Then Nice psychologist E started talking about about the fact we tend to beat ourselves up over.... I couldn't really hear her words any more, just the buzzing in my head, tears pricking, her kind voice saying that we are too hard on ourselves. Not me, I need to harden up, I cried in the gentlest of group therapy sessions. Then tears started to really flow the sobs were on their way, I fled. Seeing only the carpet in front of my feet (I'm good at that). Abandoning my shoes which I'd slid off and kicked decorously under my chair. 


Reading for Pleasure

My littlest one, not quite 6 years old, just came downstairs to tell me something.

He and his brother are meant to be asleep, but the big brother wanted to finish a book, probably one he's read multiple times, so the light was on. I think the little guy must have been bored because he came down to tell me.... wait for it.... He had read a book.

He's only just gotten the hang of reading, he's just practicing matching the sounds with words, and the words with meaning. This is actually the first time ever he has read for pleasure! I hugged him excitedly and welcomed him into the world of reading-for-pleasure, explaining how wonderful and powerful it was, and told him that my favourite activity in the whole world was actually just reading for pleasure. I'm so happy!


Some days are like this for me...

(From the ever hilarious XKCD)

...And blogging is like this for me some days too. I have things to say - I want to talk about our holiday, my kids school, my new fresh uni degree, religion (!), my wonderful mates, my inlaws, the list goes on - but making it all coherent isn't happening. Maybe it might work out as exams get closer and I need to procrastinate from study...


More travel!

The whole family was SO excited! Thailand then Singapore! Seeing Clare! Then Tim and Jen in Singapore! Elephants! Legoland! Singapore zoo! We found a someone to house-sit, got packed up and went to the airport for our 9:40pm flight. We started the check in process only to find that the kids couldn't travel on their passports because they only had five-and-a-half months validity. Apparently they would have just flown us all straight home once we got to immigration in Thailand. Now it's one thing to have a 9 hour flight, 4 hour layover in the early hours of the morning in the KL budget terminal then another couple of hours on a plane before reaching one's holiday destination, it's a completely different kettle of fish to be sent back after that kind of ordeal. We called the passport office, we pleaded with the airline, we looked at Asher's face as his big eyes flilled with unshed tears. We then caught a taxi home. The passport office was monumentally unhelpful, telling me that the quickest they could guarantee a passport was a week away (her: "we can have it done quickly at extra charge, which will take you two days from the interview but the soonest I can book you an interview is Friday, so you will have the passports on Tuesday" me: "WHAT?!?")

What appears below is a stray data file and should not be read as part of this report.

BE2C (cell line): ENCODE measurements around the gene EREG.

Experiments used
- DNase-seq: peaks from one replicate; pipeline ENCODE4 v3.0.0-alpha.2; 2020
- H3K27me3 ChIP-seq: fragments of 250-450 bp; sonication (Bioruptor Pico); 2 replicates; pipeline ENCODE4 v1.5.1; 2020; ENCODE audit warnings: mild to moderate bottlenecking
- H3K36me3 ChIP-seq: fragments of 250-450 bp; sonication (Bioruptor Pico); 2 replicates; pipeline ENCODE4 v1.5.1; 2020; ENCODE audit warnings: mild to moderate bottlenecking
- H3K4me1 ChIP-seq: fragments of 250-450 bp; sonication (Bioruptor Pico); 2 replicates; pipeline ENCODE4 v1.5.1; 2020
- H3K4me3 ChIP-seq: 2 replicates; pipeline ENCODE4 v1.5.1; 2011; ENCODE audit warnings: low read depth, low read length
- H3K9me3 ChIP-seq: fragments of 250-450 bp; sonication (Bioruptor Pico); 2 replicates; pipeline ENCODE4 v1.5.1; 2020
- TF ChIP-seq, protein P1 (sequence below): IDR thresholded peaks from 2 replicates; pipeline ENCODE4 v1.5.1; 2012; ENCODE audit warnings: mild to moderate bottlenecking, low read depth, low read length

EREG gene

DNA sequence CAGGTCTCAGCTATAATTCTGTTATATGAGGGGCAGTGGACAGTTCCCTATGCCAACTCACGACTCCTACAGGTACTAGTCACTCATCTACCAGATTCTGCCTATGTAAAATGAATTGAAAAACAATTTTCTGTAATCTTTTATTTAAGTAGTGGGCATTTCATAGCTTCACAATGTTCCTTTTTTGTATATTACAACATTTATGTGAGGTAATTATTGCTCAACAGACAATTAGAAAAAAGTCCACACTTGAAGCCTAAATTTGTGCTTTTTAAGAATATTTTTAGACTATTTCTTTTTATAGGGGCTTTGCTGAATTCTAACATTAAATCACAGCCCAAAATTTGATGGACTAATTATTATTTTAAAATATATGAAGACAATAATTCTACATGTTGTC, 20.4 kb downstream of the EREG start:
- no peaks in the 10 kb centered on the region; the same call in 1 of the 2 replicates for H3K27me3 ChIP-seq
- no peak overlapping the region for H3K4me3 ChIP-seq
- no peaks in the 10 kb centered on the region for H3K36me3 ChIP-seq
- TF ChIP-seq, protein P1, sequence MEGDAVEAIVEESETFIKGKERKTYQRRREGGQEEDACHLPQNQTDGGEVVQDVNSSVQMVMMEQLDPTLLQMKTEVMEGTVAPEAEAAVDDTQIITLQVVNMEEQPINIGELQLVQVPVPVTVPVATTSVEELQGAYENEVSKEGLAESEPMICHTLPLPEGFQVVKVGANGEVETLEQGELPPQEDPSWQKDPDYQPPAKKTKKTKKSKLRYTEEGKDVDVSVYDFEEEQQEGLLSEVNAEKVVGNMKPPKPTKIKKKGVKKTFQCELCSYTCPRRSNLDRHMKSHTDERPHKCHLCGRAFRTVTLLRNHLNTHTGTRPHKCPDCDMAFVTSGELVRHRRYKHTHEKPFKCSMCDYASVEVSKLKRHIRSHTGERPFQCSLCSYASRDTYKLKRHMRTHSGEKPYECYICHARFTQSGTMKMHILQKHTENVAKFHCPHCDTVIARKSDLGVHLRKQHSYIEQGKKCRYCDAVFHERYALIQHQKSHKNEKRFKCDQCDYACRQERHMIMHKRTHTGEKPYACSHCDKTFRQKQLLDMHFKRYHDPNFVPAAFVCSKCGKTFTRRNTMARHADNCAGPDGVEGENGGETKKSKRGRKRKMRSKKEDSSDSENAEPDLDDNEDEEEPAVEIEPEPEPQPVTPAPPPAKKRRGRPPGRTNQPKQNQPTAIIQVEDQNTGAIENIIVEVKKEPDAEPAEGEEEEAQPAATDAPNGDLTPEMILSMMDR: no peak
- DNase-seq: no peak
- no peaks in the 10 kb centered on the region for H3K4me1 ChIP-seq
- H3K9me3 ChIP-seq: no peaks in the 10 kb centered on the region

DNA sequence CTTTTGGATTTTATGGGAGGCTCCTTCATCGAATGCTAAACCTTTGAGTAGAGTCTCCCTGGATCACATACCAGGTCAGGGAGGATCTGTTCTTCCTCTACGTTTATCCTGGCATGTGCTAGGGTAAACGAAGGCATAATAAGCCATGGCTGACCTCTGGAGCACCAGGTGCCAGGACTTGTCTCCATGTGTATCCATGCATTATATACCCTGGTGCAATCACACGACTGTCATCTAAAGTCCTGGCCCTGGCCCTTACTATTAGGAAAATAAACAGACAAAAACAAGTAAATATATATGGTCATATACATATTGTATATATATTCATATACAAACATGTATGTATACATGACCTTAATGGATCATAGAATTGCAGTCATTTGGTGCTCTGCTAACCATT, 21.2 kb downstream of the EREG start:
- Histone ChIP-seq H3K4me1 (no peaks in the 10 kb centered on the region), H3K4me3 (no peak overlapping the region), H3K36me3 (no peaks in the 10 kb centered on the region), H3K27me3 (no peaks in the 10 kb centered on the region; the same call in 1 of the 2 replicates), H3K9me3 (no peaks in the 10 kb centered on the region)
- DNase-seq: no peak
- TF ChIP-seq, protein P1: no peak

After we accepted that we were not going to get on the flight (and I stopped arguing tearfully with the passport office at 8pm) our luck changed. The kind lady at the airport post office stayed open to take passport photos, and we got the passport forms, the kind Air Aisia supervisor told us we could change the flight to the next night for free, our house-sitter is the director at Kiran's preschool and she and I sat up til midnight filling in forms and using black humour to take the sting out of the situation. We didn't really tell anyone (except to let Aunty Clare know at the other end) because we were so unsure of what was going to happen next, and to be perfectly honest I was mortally embarrassed that I hadn't seen that one coming and organised around it. The next morning a lovely, lovely woman at the passport office took pity on us and we had the kids passports within five or so hours. We picked up the passports with luggage in tow and caught the train to the airport. The kind supervisor booked us in (no queue) and gave us express passes so there was/will be less queueing at every airport. Even the hotel was very accommodating and changeged our booking without charge.